A Smooth Refresher on Python’s Classes and Objects
February 25, 2016 - Uncategorized
Python comes with many built-in data types, such as dict, list, set, etc. Have you ever wondered if you can create your own data types? Like
university, etc.? Would creating such data types be possible? Yes, that is certainly possible in Python, and this is where classes and objects come into play.
In this tutorial, I’m going to describe what is meant by a class and an object, and how we can work with them in Python.
Classes and Objects
As mentioned above, classes and objects are about creating your own data type (i.e. user-defined data types). A class is thus a user-defined data type, and creating instances of a class (instantiation) means creating objects of that type. At the end of the day, classes and objects are considered the main building blocks for Python, which is an object-oriented programming language.
What would it be like to create a class in Python? The simplest class structure in Python looks as follows:
class ClassName: statements
As you can see, defining a class starts with the
class keyword, and
className is the name of the class (identifier). Keep in mind that the class name follows the same rules as variable names in Python, that is the name can only start with a letter or underscore
_, and can only contain letters, numbers. or underscores. Also, referring to PEP 8 (Style Guide for Python Code), we can see that it is recommended to name classes in CapWords (upper CamelCase) style.
Let’s now define a class
Person, which at the moment will not contain anything, except the
pass statement. As mentioned in Python’s documentation:
passstatement does nothing. It can be used when a statement is required syntactically but the program requires no action
class Person: pass
In order to create an instance (object) of this class, we can simply do the following:
abder = Person()
This means that we have created a new object
abder of type
Person. Notice that creating an object is simply having the class name followed by parentheses.
We can identify which type
abder is, and where it belongs in memory by typing:
print abder. In this case, you will get something like the following:
<__main__.Person instance at 0x109a1cb48>
Attributes are like properties we want to add to the class (type). For instance, for our class Person, let’s add two attributes:
school, as follows:
class Person: name = '' school = ''
Now, we can create a new object of type Person (instance of Person) with more details, since it now has some attributes, as follows:
abder = Person() abder.name = 'Abder' abder.school = 'ABC University'
Methods are like functions in Python, in that they are defined with the keyword
def and have the same formatting as functions. In our class, let’s define a method that prints the person’s name and school. The class will look as follows:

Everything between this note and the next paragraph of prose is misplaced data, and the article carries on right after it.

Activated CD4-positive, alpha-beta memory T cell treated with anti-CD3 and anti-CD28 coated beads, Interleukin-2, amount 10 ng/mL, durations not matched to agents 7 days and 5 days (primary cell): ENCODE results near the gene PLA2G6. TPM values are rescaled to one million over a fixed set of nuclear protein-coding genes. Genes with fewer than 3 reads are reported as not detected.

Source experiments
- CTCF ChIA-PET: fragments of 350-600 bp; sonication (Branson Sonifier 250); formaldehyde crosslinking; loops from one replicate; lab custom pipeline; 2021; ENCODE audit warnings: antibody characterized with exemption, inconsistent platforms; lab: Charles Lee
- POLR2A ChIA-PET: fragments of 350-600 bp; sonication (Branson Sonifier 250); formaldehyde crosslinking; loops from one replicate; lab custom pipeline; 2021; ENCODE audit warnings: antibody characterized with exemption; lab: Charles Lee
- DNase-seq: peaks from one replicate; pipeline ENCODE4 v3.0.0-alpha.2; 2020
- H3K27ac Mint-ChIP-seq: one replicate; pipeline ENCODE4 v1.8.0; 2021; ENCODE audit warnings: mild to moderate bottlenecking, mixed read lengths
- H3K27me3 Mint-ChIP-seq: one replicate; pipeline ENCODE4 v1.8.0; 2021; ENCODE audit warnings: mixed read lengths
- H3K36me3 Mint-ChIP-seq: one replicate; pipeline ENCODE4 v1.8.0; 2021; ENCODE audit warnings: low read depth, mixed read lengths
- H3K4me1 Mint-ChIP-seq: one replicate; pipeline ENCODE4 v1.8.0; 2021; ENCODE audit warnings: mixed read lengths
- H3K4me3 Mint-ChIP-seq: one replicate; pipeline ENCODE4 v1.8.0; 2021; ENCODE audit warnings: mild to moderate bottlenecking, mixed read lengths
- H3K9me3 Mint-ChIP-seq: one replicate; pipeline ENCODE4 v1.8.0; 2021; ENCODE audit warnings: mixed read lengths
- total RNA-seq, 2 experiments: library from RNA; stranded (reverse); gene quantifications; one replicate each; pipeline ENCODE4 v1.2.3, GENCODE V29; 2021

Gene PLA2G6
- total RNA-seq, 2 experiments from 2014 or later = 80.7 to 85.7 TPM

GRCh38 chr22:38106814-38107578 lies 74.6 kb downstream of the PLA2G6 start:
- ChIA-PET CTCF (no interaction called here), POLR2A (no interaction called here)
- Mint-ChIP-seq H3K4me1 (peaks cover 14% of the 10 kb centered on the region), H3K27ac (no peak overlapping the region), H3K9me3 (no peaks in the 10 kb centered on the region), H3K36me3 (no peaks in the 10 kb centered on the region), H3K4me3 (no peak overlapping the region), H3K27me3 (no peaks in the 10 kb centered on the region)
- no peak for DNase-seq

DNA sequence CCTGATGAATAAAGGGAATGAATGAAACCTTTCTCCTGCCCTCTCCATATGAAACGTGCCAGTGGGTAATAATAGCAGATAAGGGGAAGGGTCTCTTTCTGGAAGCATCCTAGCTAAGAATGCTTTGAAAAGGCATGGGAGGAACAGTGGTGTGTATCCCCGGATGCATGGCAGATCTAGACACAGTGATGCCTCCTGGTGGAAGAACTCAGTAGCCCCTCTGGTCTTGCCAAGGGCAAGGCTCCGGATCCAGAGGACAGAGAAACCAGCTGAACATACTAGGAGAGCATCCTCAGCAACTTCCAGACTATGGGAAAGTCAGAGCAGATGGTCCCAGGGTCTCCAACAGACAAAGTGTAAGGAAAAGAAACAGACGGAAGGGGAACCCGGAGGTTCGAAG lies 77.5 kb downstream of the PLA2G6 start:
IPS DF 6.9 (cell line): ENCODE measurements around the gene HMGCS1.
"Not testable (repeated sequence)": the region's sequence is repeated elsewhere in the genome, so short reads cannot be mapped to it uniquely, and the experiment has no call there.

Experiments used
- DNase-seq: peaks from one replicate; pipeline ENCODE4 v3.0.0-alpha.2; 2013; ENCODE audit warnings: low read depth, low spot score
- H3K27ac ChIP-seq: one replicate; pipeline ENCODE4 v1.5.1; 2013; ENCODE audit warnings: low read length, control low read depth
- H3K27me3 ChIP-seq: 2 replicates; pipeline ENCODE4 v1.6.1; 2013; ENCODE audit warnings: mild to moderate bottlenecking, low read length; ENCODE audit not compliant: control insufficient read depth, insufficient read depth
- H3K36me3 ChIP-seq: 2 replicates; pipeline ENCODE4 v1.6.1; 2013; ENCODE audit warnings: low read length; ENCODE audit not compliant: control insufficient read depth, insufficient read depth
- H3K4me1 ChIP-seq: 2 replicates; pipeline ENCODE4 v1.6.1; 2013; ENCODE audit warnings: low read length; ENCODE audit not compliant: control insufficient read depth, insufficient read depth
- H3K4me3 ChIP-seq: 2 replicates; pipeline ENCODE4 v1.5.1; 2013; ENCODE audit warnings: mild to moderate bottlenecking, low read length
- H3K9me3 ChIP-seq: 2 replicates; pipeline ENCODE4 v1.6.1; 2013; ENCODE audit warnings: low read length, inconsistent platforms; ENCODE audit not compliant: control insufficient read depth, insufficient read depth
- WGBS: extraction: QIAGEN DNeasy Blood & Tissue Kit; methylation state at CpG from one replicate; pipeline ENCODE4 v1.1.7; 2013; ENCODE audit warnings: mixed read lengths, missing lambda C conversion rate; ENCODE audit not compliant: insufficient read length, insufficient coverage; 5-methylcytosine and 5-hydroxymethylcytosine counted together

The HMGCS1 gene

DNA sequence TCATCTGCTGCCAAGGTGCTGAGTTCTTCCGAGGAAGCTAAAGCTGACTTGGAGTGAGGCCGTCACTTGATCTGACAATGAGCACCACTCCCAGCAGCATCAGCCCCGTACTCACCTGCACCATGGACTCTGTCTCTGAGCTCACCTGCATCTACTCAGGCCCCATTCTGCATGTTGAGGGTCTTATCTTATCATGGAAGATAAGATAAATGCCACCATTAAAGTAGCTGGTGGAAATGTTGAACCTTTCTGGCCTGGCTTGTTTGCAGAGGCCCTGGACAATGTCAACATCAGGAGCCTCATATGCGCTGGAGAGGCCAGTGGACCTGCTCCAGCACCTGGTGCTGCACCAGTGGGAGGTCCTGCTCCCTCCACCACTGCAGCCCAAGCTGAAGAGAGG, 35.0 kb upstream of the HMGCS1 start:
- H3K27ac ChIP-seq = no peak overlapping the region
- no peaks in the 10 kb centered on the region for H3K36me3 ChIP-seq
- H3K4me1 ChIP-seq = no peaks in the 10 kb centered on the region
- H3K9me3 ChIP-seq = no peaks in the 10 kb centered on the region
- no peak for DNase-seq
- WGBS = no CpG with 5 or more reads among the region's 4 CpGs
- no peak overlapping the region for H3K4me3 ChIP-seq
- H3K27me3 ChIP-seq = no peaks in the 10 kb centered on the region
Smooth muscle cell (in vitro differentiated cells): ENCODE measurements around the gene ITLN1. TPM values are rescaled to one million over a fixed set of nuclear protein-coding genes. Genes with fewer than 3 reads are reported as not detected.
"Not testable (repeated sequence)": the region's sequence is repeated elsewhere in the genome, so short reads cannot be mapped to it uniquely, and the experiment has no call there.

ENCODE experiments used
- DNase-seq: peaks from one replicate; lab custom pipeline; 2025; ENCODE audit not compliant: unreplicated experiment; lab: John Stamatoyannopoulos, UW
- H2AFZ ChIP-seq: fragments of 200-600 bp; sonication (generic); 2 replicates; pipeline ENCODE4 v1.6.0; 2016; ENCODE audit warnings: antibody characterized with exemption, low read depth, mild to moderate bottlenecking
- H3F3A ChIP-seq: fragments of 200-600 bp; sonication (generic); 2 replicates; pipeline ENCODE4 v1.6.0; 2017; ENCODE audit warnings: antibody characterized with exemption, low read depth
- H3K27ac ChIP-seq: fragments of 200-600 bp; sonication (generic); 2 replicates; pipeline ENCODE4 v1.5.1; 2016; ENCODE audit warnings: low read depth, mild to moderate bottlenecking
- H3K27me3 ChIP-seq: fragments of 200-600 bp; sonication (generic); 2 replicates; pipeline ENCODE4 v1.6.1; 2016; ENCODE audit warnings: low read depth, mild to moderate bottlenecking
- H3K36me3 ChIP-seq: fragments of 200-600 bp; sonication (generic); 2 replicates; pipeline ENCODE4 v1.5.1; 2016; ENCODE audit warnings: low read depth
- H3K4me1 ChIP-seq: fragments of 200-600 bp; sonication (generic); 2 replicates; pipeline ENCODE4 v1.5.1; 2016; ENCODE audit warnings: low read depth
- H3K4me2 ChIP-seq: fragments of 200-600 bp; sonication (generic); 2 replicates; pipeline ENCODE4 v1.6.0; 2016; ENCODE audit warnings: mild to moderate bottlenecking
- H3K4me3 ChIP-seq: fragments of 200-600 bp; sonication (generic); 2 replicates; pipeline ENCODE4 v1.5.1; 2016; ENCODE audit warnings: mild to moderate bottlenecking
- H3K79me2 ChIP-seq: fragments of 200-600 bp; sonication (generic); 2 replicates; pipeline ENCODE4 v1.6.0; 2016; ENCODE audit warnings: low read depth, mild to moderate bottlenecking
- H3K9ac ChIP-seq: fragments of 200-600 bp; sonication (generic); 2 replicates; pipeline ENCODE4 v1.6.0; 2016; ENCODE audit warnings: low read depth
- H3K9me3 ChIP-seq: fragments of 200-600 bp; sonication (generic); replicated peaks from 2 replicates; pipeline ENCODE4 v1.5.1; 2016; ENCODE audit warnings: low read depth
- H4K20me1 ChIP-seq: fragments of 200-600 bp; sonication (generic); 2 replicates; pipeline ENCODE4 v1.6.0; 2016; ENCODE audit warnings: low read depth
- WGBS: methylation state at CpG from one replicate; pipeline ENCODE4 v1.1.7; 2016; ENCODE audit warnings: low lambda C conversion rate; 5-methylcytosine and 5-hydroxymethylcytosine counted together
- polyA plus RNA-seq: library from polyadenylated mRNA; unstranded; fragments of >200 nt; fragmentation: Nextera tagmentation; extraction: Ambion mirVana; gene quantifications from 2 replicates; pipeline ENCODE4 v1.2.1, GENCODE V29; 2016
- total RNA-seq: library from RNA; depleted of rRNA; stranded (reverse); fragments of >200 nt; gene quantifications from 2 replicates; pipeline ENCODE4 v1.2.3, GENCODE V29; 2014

class Person: name = '' school = '' def print_name(self): print self.name def print_school(self): print self.school abder = Person() abder.name = 'Abder' abder.school = 'XY University' abder.print_name() abder.print_school()
I mentioned above that methods are like functions. But the main difference is that methods need to have an argument conveniently named
self, which refers to the object the method is being called on (i.e. abder). Notice that in calling the method we don’t need to pass
self as an argument, as Python will handle that for us.
If we don’t put
self as an argument in
print_name(), here is how Python will complain:
Traceback (most recent call last): File "test.py", line 14, in <module> abder.print_name() TypeError: print_name() takes no arguments (1 given)
You can of course pass more than one argument to the method. Let’s make the process of printing the
school in one method, as follows:
class Person: name = '' school = '' def print_information(self, name, school): print self.name print self.school abder = Person() abder.name = 'Abder' abder.school = 'XY University' abder.print_information(abder.name, abder.school)
Try and run the program—did you get the same output as before?
In the previous section, we initialized
school by giving them an empty value
' '. But there is a more elegant way of initializing variables to default values, and here is where initialization comes in handy.
The initializer is a special method with the name
__init__ (the method is considered special and will be treated in a special case, and that is why there are double underscores at the beginning and at the end).
Let’s modify the previous program to use the initializer. In this case, the program will look as follows:
class Person: def __init__(self, n, s): self.name = n self.school = s def print_name(self): print self.name def print_school(self): print self.school abder = Person('Abder', 'XY University') abder.print_name() abder.print_school()
Notice that the initializer here needs to have two arguments. For instance, if we don’t include the
n argument in the initializer, we will get the following error:
Traceback (most recent call last): File "test.py", line 12, in <module> abder = Person('Abder', 'XY University') TypeError: __init__() takes exactly 2 arguments (3 given)
So the bottom line is that with classes you will be able to create your own data types, and with objects you will be able to create instances of those data types. Classes are also composed of attributes (properties) and methods that are actions we perform on those attributes.
What was that data type you always wanted to create? Go ahead and do it!
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